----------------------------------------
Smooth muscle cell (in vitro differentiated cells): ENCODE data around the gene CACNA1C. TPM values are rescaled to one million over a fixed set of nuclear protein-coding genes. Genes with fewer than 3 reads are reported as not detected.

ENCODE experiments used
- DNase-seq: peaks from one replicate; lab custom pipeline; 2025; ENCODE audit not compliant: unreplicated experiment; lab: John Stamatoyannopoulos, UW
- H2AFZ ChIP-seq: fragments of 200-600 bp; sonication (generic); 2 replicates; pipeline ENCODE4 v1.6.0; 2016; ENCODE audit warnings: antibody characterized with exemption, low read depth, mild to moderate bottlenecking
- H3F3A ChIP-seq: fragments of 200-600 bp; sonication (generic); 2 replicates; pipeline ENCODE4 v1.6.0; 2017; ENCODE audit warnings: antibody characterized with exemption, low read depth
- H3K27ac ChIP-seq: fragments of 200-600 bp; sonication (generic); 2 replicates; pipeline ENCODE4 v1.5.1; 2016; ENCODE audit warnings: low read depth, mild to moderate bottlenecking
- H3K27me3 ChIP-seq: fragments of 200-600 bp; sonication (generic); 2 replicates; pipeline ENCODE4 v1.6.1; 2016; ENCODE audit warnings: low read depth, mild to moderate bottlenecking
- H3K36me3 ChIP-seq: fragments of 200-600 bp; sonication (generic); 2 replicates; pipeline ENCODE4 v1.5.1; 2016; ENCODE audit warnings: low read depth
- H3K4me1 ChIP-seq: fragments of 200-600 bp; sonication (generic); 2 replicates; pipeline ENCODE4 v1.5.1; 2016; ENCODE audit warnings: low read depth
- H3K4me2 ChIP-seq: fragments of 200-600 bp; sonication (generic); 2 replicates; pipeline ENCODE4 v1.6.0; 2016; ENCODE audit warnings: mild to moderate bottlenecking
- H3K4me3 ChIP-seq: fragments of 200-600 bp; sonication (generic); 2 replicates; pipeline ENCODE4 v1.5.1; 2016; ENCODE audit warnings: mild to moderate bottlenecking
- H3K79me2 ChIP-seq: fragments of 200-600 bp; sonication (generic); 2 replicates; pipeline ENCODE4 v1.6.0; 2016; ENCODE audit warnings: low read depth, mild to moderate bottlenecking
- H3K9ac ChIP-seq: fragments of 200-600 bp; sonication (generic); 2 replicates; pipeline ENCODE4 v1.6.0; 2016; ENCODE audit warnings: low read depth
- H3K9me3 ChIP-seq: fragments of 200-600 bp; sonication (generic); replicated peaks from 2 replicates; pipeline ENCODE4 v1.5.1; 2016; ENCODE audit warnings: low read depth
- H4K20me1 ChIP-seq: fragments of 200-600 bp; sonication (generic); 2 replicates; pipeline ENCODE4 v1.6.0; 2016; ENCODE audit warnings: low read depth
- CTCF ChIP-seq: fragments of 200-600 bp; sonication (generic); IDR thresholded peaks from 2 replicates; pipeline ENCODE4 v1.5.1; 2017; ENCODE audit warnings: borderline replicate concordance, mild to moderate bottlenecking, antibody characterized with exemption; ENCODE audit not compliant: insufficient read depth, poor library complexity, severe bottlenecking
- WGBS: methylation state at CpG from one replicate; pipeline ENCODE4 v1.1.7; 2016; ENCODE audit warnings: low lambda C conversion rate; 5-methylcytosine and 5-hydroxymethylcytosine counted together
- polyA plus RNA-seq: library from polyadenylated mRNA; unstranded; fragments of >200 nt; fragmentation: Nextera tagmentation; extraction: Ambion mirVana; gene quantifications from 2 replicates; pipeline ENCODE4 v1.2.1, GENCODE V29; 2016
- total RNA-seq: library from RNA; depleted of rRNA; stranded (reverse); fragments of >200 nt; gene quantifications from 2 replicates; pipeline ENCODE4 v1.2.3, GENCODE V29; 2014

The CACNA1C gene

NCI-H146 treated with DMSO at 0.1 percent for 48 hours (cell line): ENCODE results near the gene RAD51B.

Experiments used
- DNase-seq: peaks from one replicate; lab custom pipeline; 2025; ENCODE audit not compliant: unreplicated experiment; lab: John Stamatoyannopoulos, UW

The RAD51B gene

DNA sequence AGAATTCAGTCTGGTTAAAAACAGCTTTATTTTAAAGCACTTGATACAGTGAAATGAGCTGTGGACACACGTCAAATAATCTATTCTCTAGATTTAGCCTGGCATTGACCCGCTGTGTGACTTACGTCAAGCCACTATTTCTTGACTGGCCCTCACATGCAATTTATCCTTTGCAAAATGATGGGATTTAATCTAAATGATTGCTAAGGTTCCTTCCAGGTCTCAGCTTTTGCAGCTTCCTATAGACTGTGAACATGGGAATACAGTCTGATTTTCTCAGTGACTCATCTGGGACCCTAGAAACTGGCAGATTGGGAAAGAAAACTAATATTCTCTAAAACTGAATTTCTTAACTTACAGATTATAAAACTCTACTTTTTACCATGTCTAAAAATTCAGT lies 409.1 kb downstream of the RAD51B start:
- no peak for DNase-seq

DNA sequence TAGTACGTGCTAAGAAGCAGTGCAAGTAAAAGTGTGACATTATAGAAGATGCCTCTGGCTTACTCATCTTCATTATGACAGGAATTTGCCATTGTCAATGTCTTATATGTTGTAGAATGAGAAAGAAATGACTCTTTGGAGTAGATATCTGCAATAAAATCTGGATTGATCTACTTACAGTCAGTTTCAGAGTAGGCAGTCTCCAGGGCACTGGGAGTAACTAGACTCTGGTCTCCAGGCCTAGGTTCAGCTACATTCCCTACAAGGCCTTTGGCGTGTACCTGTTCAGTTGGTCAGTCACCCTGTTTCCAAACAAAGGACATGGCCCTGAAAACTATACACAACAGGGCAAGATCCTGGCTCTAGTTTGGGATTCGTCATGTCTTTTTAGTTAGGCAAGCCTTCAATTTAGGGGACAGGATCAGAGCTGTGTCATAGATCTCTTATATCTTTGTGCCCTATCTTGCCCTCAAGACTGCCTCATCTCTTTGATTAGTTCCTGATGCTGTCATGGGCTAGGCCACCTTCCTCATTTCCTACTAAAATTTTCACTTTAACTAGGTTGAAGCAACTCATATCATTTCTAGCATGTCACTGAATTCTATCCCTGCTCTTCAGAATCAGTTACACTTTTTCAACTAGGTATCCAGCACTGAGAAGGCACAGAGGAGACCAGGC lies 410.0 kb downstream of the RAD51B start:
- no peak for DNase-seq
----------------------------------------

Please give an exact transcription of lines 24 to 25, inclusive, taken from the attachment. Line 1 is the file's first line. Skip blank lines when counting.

The RAD51B gene

DNA sequence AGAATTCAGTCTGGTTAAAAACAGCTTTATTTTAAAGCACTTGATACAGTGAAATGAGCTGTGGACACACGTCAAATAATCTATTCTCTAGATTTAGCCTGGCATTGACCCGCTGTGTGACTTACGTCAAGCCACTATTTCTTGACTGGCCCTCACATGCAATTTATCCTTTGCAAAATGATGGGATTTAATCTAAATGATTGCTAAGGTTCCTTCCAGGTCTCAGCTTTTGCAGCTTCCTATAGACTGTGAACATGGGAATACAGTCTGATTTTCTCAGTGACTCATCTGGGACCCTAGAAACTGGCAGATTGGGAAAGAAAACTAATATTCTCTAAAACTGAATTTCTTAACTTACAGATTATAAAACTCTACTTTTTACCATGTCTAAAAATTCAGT lies 409.1 kb downstream of the RAD51B start: